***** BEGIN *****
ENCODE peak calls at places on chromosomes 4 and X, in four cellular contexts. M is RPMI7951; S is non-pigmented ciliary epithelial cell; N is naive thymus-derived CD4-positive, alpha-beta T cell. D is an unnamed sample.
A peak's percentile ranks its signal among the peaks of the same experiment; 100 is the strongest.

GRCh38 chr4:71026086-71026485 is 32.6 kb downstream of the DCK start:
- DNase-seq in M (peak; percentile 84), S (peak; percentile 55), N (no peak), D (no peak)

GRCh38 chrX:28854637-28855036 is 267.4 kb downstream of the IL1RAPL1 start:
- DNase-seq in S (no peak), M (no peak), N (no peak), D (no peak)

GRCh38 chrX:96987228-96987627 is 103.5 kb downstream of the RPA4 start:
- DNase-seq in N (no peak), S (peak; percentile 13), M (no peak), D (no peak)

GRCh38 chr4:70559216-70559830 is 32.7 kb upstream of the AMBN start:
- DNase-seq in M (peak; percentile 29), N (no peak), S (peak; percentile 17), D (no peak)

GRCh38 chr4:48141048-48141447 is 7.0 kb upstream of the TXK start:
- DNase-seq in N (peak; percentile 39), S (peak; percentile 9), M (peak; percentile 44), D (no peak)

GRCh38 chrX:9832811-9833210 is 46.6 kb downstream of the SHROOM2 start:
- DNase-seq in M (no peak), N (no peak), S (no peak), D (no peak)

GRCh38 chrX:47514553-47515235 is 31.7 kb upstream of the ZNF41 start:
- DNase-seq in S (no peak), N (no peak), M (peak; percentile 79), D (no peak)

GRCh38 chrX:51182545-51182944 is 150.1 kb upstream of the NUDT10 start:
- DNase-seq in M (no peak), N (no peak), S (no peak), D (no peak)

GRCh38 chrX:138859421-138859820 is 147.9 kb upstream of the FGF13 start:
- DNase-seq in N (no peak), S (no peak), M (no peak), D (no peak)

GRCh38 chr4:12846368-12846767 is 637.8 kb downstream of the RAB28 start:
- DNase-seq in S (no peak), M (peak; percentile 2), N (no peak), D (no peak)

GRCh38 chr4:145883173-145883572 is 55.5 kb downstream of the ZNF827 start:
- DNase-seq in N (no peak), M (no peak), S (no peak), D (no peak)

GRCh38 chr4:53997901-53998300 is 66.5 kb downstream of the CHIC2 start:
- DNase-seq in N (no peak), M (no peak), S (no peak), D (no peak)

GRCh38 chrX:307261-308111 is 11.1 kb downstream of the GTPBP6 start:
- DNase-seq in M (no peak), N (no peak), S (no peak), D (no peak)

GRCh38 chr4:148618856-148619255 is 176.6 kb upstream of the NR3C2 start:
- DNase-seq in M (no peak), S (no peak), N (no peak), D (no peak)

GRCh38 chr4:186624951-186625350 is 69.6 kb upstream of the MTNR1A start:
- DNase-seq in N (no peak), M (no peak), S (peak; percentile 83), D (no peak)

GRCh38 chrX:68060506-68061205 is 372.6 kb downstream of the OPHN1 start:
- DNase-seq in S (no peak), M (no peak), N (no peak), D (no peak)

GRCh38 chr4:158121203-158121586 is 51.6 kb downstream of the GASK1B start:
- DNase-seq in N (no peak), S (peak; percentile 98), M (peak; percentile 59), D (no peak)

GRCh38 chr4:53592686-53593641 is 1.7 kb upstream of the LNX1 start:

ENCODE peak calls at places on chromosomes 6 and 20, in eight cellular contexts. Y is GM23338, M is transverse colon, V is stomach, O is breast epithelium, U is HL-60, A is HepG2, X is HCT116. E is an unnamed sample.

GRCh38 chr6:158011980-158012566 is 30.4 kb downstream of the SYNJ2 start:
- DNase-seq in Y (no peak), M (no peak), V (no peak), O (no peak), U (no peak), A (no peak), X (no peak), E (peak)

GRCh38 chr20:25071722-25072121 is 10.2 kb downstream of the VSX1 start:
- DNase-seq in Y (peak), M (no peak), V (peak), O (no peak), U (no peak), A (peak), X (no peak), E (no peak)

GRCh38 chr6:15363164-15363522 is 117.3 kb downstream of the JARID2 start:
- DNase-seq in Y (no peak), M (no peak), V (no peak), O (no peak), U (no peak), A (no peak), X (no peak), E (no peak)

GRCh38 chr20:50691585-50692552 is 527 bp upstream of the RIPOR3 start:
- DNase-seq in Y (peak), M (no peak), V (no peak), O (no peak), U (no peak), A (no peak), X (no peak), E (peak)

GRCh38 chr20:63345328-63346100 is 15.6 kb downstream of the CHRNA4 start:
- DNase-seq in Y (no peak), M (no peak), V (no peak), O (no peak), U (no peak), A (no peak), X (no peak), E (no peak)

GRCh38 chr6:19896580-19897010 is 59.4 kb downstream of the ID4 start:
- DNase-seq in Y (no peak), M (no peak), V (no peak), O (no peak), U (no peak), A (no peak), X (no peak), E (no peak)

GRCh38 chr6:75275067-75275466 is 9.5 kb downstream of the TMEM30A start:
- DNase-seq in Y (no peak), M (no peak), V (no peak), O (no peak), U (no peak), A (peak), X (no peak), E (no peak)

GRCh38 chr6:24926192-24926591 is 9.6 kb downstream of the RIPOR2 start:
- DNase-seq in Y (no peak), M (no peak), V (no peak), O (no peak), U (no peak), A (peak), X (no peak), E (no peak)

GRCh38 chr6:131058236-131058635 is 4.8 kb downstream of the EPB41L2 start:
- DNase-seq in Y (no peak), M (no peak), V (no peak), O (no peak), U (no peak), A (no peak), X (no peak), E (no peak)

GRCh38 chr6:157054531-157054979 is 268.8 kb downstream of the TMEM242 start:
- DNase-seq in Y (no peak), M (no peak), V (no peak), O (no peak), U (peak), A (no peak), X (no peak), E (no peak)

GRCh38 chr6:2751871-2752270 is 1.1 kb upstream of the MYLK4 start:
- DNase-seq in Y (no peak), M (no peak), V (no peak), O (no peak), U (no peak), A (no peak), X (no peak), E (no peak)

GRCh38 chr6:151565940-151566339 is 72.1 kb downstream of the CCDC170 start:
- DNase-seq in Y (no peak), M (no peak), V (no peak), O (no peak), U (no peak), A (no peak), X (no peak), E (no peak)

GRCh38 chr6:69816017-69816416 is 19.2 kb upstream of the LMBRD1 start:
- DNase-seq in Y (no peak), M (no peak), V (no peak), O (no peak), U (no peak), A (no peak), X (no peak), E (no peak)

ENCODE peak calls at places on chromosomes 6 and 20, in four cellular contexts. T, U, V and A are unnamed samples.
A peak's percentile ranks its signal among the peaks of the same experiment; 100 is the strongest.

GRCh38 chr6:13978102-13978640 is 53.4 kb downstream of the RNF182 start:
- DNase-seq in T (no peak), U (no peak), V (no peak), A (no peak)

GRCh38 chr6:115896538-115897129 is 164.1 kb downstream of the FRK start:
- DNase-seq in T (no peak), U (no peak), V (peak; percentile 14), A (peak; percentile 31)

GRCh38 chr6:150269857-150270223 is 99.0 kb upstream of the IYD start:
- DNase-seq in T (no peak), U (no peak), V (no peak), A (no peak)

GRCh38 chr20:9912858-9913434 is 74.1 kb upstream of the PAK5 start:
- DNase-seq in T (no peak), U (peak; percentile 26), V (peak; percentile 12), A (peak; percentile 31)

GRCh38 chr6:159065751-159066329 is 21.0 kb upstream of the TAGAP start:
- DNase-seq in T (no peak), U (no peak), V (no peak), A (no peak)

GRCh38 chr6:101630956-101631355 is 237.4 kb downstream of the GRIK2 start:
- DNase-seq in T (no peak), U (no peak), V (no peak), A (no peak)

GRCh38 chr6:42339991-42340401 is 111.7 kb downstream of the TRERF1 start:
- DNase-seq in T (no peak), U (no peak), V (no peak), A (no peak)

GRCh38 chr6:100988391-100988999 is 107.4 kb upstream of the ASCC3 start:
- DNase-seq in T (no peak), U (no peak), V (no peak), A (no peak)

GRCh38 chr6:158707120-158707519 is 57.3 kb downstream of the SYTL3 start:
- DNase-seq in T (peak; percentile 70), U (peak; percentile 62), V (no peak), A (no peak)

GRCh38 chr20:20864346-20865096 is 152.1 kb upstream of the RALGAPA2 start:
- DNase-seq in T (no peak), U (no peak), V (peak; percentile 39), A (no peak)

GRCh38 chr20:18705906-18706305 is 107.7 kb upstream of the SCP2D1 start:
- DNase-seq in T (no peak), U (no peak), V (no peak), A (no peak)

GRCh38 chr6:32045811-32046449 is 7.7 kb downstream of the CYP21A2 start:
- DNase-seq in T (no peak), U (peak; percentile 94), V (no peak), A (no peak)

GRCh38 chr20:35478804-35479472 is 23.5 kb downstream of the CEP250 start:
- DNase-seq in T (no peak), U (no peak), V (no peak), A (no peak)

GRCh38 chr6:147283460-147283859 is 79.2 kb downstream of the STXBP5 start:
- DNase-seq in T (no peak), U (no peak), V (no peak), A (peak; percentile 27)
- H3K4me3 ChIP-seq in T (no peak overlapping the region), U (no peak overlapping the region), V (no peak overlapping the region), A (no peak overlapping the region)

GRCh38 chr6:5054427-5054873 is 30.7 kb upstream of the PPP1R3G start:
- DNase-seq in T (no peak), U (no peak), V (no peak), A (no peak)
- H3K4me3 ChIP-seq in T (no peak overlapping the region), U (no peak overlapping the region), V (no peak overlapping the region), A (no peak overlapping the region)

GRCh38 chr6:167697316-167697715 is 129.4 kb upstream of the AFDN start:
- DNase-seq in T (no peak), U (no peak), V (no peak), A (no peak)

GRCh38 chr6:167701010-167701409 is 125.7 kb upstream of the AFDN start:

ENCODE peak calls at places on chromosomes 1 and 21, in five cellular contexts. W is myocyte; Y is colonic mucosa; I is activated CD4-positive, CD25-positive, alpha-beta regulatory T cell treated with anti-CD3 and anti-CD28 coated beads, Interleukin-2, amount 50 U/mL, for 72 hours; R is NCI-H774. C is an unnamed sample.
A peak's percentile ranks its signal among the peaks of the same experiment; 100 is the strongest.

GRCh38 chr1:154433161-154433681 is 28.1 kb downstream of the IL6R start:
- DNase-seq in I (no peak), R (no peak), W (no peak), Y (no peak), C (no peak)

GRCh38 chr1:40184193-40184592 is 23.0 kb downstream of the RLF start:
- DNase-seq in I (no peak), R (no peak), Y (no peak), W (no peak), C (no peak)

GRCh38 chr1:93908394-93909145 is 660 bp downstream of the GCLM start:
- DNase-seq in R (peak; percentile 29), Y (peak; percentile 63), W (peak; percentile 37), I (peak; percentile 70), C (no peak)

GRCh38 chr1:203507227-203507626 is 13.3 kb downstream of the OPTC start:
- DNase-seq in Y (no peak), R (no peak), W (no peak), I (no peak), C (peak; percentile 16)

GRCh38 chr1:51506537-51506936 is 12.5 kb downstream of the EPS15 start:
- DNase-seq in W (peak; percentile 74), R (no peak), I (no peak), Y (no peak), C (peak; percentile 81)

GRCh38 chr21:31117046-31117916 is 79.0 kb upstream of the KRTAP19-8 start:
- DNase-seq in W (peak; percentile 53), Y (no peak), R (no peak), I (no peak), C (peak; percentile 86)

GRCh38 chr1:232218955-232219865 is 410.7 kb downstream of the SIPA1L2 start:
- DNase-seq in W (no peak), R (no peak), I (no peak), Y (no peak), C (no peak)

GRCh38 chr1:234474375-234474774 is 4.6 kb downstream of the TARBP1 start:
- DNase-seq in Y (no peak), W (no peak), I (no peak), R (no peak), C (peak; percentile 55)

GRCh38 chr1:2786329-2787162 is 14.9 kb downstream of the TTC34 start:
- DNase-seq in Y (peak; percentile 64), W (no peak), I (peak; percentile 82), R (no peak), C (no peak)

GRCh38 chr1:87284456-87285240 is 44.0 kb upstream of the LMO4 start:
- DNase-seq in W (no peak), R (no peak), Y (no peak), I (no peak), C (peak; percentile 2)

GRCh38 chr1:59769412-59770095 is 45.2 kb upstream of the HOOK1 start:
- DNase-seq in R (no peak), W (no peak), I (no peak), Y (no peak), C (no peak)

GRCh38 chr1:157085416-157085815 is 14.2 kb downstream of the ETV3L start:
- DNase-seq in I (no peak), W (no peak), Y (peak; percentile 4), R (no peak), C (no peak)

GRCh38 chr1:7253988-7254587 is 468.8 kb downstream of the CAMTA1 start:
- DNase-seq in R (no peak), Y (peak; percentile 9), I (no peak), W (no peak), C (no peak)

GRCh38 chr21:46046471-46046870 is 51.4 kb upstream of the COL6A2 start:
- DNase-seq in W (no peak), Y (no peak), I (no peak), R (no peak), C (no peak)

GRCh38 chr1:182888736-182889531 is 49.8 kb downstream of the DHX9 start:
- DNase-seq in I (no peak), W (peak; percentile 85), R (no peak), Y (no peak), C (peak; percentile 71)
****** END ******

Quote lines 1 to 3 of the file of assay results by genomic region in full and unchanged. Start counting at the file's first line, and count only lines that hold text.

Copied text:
ENCODE peak calls at places on chromosomes 4 and X, in four cellular contexts. M is RPMI7951; S is non-pigmented ciliary epithelial cell; N is naive thymus-derived CD4-positive, alpha-beta T cell. D is an unnamed sample.
A peak's percentile ranks its signal among the peaks of the same experiment; 100 is the strongest.

GRCh38 chr4:71026086-71026485 is 32.6 kb downstream of the DCK start: